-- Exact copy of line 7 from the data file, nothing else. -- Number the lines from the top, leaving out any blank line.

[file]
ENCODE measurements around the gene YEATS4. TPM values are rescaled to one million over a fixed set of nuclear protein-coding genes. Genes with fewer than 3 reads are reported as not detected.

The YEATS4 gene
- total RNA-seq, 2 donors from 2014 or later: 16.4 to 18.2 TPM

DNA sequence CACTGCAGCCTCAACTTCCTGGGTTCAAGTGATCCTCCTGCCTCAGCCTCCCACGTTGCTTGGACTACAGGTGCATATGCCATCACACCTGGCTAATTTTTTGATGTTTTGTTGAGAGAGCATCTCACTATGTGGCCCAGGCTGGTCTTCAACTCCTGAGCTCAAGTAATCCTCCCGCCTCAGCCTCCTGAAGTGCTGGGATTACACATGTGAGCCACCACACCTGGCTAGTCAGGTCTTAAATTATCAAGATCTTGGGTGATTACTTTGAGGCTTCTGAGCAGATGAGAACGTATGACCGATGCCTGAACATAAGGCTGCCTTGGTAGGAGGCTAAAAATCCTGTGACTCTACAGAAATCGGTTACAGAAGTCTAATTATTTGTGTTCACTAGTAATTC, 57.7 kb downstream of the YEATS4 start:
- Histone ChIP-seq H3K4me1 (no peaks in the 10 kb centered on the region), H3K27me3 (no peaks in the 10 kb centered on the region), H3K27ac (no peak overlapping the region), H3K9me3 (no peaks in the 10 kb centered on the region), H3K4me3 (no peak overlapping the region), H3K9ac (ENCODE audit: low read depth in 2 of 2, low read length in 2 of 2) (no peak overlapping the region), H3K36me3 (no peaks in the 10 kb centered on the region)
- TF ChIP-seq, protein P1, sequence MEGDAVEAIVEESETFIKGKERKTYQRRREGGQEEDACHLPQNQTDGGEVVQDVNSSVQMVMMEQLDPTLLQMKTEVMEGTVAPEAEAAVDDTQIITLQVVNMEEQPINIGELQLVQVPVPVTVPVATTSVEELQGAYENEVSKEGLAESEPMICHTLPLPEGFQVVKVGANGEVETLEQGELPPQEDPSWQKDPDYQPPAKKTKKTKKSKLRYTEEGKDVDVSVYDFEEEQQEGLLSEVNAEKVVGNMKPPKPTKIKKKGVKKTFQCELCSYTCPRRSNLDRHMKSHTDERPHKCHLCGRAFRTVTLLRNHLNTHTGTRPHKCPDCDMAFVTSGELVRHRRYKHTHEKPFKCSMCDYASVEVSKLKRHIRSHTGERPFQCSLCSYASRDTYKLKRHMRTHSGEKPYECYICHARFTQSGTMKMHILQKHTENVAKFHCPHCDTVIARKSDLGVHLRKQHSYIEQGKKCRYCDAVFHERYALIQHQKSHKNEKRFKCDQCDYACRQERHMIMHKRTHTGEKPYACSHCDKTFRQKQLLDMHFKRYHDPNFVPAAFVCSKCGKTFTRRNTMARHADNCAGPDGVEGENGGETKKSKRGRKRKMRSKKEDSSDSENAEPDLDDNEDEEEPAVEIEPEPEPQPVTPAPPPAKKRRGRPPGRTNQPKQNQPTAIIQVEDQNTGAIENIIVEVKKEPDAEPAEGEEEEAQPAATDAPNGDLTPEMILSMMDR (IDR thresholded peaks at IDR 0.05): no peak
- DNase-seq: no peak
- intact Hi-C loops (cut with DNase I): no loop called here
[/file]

- DNase-seq: no peak